The most egregious survivor has to be Gale, who, six films later, deserved the perfect death scene that Scream VI provided. She had an intense and thrilling fight with Ghostface, putting up an insanely good fight and almost outsmarting him before taking what would normally be fatal damage. But, of course, plot armor provided her a ‘weak pulse’ as paramedics rushed onto the scene. Granted, Cox is one of the series’ best and it makes sense to keep her on as long as she’s willing, especially in Neve Campbell’s absence, but after such an artfully done attack on Gale, this would have been the perfect moment for her to die, and it will be hard to Scream to provide as satisfying a scene when/if her eventual death does come in the future.

Plot armor also ridiculously protects Chad, who is stabbed by two Ghostfaces at the same time and left for dead as the film reaches its climax. Miraculously, he’s pulled out at the end — and even Sam and Tara question how in the hell he’s still alive. The only reason he lived was his status as one of the ‘core four’, and that’s the exact reason he shouldn’t have lived.

It was totally reasonable for Mindy to live after another attack from Ghostface (and the eventual realization to the audience that the only person with her at the time was the other killer donning the mask.) Both Ghostfaces had to get to the theatre to trap Sam and Tara, so getting Mindy to the hospital and finishing her off later makes the most sense from their perspective.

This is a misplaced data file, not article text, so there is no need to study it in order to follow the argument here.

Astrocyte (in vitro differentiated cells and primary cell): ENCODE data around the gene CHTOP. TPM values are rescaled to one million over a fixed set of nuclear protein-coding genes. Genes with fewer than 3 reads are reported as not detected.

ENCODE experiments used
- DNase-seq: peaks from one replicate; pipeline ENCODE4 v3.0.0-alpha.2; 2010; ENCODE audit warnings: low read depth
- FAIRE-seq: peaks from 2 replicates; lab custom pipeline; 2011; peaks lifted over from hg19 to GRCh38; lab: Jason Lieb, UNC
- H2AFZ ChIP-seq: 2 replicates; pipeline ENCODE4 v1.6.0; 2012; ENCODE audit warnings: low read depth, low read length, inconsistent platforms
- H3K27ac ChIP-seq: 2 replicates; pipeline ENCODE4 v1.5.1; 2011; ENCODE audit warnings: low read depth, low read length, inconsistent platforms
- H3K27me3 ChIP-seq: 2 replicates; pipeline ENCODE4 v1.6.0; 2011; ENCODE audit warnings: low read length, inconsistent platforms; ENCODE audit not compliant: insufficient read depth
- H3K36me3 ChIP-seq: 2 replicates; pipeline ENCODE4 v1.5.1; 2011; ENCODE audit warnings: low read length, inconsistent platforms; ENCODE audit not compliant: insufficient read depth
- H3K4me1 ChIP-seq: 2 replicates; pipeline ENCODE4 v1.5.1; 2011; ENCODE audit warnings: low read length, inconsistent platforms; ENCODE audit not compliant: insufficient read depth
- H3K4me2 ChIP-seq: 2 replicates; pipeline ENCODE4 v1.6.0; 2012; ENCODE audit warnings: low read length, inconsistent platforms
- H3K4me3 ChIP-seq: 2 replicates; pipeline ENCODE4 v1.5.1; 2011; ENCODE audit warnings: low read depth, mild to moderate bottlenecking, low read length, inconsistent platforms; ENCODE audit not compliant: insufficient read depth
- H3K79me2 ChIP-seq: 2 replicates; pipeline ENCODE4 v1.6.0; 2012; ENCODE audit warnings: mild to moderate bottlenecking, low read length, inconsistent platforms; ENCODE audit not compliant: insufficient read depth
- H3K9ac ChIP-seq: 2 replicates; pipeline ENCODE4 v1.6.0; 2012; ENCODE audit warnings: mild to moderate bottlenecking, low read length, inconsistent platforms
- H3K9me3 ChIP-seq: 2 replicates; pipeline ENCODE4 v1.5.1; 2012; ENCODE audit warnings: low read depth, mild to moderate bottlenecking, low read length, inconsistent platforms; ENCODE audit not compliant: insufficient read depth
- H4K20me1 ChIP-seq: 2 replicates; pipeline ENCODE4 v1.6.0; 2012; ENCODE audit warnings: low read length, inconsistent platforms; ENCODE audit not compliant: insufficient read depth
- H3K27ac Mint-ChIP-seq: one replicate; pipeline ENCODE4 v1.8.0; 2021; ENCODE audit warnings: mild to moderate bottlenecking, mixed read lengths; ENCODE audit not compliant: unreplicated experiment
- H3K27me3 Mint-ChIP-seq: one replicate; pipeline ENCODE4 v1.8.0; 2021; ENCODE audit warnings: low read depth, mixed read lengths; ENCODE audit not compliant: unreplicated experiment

What doesn’t make sense, though, has to be Mindy signing herself out of the hospital while on ‘so many drugs she can’t feel below her shoulders’ to rush to the crime scene at the very end and join her brother. Scream VI takes a lot of liberty with what characters realistically can and cannot do in this film, and its to the film’s detriment.

Previous films have made sure that when a character seemingly survives the impossible, they’re ‘dealt with’ using a good old bullet to the head. Or, in the case of the good guys who should be dead, their life continues on because they are crucial to saving others — like how Kirby has been attacked by the Ghostface killers and is left for dead, only to come back to life to buy Sam and Tara time with her gun. This just isn’t the case for Gale or Chad, though, who have been deemed too important to go.

Perhaps Scream 7 will shed more light on why these characters survived. With Scream 7 greenlit and beginning filming this year, it’s reassuring to see the series is able to hold its own without staple character Sidney leading the way. As much as Sidney has defined Scream, it was nice to see the series take a risk and branch out to not use her as a crutch. Whether Campbell will return in the future remains to be seen — but I’m sure that as long as Scream films keep getting made, there’s always the possibility that Ghostface will want to finally kill the character that’s had the most impenetrable plot armor so far.

Overall, Scream VI is a solid film that continues Scream 5‘s trend of leaning more into the horror side of the basis of the franchise. Twists and turns are unexpected, clever, and abundant, and fans will surely enjoy the series moving away from Woodsboro and to the Big Apple. Scream VI relies on tried and true formulas from previous entries, but also is unafraid to branch out and experiment, showing that there’s still life in this 90’s franchise.

Written by Sam

Sam is the Managing Editor of POParazzi. He works primarily in Washington, DC. You can contact him at